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The creation of an LLC involves several steps needed for receiving the permission of governmental officials. At first, the owners of this enterprise should file the articles of the organization (Cunningham, Proctor, & Nelson, 2016). This document is supposed to include such elements as the name of the company, its organizers, managers, and so forth. Furthermore, one will have to sign the operating agreement specifying the rules according to which the organization will function (Cunningham et al., 2016).

For example, it determines the distribution of profits, the responsibilities of each member, financial reporting practices, and many other aspects. Moreover, in some cases, the founders of an LLC should receive various licenses required for starting a business. The members of an LLC are free from personal liability; thus, their individual assets cannot be taken away by creditors and governmental officials (Rogers & Kauffman, 2012). Furthermore, these people will be expected to pay self-employment and personal income tax.

The main advantage of an LLC is that this organizational type enables owners to reduce potential risks arising in case of significant financial losses, malpractices, and debts. The entrepreneur can only lose the assets of the organization, but not his/her personal belongings (Rogers & Kauffman, 2012). Nevertheless, there are some downsides of this structure; in particular, much attention should be given to the increased costs of establishing the enterprise (Cunningham et al., 2012). They can be explained by the greater amount of paperwork. Additionally, these organizations are usually tightly regulated by the government; therefore, their owners have to meet higher financial reporting standards.


Corporations may be established in different jurisdictions; however, the creation of this business entity usually consists of several stages. Firstly, entrepreneurs should identify the directors of the corporation. These people will be responsible for making the decisions that will shape the strategies of the organization. Furthermore, it is necessary to submit the articles of incorporation (Steingold, 2017).

This document will describe corporate statutes, profit distribution, and governance. This organization will also have to give stock certificates to the shareholders (Steingold, 2017). The main peculiarity of corporations is that their owners are not personally liable for the actions of the organization. They can only lose their investments, but not personal belongings. These individuals will also have to pay corporate tax.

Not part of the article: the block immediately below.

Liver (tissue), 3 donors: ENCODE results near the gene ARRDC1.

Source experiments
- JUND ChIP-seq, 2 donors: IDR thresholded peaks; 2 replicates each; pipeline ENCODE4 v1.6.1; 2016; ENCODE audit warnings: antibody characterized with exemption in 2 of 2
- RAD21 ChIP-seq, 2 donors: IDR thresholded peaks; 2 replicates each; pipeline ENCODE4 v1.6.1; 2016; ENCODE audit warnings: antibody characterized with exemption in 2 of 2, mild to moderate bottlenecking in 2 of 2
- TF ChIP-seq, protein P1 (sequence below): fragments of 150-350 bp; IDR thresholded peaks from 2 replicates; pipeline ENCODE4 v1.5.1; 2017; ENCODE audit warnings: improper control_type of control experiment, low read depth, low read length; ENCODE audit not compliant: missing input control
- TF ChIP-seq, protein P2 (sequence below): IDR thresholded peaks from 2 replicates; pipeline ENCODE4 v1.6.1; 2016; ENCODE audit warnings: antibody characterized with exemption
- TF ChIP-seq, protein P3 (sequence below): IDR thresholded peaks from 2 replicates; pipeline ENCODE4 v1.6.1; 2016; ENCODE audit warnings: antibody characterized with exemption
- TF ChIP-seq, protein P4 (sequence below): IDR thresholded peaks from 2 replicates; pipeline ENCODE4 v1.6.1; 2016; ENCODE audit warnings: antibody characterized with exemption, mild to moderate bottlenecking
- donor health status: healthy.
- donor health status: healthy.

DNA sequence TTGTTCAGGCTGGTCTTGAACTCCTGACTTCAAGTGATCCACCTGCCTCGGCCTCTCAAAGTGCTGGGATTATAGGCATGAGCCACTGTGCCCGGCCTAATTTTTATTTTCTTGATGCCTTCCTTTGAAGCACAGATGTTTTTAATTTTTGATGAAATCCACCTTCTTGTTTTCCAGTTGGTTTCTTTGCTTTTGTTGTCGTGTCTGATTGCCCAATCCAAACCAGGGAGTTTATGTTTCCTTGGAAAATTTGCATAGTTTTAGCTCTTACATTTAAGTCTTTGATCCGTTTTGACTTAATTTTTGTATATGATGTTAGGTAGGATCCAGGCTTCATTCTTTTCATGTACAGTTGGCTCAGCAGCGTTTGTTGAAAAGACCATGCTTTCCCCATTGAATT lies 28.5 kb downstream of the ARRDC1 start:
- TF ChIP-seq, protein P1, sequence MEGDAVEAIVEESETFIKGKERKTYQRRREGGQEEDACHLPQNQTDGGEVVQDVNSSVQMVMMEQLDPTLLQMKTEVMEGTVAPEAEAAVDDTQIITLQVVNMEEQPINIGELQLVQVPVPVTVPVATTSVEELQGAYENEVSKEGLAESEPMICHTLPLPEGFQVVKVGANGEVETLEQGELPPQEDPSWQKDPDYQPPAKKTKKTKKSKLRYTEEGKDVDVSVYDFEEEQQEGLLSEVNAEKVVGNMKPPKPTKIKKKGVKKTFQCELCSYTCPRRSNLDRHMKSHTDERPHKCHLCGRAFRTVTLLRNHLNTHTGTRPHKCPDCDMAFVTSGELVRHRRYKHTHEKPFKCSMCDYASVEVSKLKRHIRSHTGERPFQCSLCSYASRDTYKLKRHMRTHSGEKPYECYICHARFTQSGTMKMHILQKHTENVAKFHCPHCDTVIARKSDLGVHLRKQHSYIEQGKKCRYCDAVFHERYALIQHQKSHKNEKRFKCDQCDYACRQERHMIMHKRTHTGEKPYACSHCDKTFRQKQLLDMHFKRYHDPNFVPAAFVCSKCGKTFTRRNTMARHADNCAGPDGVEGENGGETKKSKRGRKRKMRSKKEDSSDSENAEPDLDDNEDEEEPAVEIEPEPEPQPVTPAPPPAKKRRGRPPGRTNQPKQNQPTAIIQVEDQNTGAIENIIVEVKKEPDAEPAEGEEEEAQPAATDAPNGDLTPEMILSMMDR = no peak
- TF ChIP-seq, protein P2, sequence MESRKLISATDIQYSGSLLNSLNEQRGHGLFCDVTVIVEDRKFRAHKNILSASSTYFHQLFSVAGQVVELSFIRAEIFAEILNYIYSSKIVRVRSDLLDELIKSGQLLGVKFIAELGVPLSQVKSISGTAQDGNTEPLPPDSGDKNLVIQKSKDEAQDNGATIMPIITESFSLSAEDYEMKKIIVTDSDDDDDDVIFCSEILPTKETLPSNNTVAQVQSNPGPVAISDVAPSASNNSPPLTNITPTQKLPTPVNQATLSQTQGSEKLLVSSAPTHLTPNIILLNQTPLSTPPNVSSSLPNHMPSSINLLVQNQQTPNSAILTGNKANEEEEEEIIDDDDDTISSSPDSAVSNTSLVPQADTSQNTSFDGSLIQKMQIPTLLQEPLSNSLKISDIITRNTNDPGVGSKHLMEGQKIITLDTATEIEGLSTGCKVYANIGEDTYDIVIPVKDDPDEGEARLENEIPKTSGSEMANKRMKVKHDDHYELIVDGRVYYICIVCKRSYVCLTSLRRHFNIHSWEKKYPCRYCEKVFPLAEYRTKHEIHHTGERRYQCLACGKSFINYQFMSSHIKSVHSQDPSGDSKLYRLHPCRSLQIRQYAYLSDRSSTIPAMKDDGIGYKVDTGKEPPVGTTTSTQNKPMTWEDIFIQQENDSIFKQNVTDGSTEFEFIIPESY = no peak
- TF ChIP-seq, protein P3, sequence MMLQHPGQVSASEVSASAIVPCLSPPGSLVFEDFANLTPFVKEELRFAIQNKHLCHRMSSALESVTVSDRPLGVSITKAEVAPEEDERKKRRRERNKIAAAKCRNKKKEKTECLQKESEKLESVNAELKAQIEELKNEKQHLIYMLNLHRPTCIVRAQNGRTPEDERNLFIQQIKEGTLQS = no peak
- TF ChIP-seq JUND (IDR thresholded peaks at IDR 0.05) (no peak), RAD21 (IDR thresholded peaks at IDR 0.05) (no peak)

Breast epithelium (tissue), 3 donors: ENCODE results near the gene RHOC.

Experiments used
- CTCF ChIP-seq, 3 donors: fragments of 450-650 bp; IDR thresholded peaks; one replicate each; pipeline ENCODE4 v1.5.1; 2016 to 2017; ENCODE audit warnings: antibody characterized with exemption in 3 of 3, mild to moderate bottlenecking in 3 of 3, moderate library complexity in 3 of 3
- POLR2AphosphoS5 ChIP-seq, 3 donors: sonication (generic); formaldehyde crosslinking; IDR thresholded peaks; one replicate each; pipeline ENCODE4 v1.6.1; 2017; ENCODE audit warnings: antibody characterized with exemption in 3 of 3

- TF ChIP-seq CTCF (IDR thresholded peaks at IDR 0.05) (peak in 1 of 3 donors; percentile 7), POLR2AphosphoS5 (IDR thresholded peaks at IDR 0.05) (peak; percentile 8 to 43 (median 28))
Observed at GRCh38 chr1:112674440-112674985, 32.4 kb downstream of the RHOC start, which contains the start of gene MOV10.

Corporations have several advantages that make them very attractive to entrepreneurs. As it has been said before, this business structure implies only limited liability of shareholders; thus, their personal assets cannot be taken away by creditors and governmental institutions (Rogers & Kauffman, 2012). Secondly, unlike partnerships or LLCs, corporations do not have to be dissolved when new owners join these organizations (Rogers & Kauffman, 2012). Nevertheless, there are several shortcomings, including increased governmental oversight, the inability of many owners to control business decisions, and increased costs of establishing such business entities. These details should be considered by people who intend to create a corporation.


This discussion indicates that each business structure has certain strengths and weaknesses. Before choosing any specific organizational type, an entrepreneur should take into account various factors. For instance, it is possible to consider such issues as the risks incurred by the company, its need for capital, available financial resources, and so forth. In this way, owners can avoid unnecessary costs and reduce potential threats. Moreover, they will ensure that the creation of a business entity does not become very time-consuming.

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Cunningham, J. M., Proctor, V. R., & Nelson, A. (2016). Drafting limited liability company operating agreements (4th ed.). New York, NY: Wolters Kluwer Law & Business.

Rogers, S., & Kauffman, K. (2012). Essentials of business law. San Diego, CA: Bridgepoint Education.

Steingold, F. S. (2017). Legal guide for starting & running a small business (15th ed.). New York, NY: Nolo.

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StudyCorgi. "Limited Liability Company and Other Ownership Forms." May 27, 2021.


StudyCorgi. 2021. "Limited Liability Company and Other Ownership Forms." May 27, 2021.


StudyCorgi. (2021) 'Limited Liability Company and Other Ownership Forms'. 27 May.